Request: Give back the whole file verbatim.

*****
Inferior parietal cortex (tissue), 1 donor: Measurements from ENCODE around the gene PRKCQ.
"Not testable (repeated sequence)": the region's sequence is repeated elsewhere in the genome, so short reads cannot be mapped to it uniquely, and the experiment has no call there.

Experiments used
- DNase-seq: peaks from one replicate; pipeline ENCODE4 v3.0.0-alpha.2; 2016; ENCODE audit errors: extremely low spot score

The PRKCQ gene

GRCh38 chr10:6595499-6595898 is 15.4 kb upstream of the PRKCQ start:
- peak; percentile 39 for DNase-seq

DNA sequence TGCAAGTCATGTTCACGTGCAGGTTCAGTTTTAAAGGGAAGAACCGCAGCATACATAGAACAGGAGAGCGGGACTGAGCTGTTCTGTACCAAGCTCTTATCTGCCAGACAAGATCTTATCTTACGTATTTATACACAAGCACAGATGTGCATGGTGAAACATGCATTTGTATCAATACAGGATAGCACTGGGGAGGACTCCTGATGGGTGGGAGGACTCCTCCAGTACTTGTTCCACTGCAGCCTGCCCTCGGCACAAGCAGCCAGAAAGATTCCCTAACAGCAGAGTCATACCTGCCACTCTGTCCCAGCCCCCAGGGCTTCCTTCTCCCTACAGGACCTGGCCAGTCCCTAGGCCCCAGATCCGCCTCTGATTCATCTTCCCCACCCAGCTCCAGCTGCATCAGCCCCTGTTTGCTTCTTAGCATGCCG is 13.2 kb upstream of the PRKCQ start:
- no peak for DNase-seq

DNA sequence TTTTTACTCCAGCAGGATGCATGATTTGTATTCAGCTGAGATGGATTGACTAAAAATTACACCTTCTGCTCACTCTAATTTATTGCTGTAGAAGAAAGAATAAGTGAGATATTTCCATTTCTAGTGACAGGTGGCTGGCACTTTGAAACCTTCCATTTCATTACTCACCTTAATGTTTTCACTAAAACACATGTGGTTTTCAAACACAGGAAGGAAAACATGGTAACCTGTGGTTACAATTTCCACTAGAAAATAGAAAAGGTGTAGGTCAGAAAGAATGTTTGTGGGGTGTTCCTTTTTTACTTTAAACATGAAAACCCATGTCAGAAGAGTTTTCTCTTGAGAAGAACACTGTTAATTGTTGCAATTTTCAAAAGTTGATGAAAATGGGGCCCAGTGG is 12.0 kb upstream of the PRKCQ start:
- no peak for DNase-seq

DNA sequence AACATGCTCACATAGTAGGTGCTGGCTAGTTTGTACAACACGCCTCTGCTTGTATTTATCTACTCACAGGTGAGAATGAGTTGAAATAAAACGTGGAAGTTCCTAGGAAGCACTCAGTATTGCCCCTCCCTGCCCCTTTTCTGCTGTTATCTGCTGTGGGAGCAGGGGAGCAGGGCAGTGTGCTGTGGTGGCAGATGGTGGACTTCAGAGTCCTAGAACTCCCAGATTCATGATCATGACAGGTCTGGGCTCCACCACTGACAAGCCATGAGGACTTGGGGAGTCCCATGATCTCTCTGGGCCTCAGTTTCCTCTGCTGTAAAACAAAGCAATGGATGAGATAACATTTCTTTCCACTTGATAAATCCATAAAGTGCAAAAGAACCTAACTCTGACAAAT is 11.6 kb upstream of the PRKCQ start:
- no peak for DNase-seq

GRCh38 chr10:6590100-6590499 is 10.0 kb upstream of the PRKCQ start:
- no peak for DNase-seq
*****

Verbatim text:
Inferior parietal cortex (tissue), 1 donor: Measurements from ENCODE around the gene PRKCQ.
"Not testable (repeated sequence)": the region's sequence is repeated elsewhere in the genome, so short reads cannot be mapped to it uniquely, and the experiment has no call there.

Experiments used
- DNase-seq: peaks from one replicate; pipeline ENCODE4 v3.0.0-alpha.2; 2016; ENCODE audit errors: extremely low spot score

The PRKCQ gene

GRCh38 chr10:6595499-6595898 is 15.4 kb upstream of the PRKCQ start:
- peak; percentile 39 for DNase-seq

DNA sequence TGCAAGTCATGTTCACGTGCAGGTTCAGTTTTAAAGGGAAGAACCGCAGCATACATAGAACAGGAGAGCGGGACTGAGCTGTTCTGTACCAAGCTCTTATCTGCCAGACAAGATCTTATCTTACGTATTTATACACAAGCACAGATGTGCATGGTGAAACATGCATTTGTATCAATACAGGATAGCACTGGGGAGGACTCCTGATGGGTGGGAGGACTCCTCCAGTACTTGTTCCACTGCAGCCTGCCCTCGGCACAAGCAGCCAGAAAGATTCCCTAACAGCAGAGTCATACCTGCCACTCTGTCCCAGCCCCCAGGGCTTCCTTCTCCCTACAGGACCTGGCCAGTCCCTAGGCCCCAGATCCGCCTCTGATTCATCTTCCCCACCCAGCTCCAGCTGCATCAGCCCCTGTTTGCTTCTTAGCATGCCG is 13.2 kb upstream of the PRKCQ start:
- no peak for DNase-seq

DNA sequence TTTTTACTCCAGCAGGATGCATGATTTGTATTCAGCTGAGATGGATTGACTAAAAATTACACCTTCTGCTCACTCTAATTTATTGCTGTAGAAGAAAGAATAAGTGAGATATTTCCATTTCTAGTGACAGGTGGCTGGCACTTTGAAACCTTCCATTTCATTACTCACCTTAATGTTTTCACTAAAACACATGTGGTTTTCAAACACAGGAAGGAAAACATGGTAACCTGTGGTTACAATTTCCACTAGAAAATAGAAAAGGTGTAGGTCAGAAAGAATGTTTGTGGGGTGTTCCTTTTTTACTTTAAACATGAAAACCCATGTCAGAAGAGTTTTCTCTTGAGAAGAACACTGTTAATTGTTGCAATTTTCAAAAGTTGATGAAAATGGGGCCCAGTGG is 12.0 kb upstream of the PRKCQ start:
- no peak for DNase-seq

DNA sequence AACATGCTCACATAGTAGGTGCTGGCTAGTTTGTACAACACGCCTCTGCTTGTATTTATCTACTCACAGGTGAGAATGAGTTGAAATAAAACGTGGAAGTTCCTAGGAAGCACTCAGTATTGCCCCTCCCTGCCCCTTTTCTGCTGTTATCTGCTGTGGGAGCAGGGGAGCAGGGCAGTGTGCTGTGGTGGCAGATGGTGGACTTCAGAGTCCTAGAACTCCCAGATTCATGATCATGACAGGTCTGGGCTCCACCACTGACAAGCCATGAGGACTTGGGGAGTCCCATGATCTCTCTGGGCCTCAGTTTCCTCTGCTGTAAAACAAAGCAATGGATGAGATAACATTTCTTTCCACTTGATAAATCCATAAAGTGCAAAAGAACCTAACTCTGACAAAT is 11.6 kb upstream of the PRKCQ start:
- no peak for DNase-seq

GRCh38 chr10:6590100-6590499 is 10.0 kb upstream of the PRKCQ start:
- no peak for DNase-seq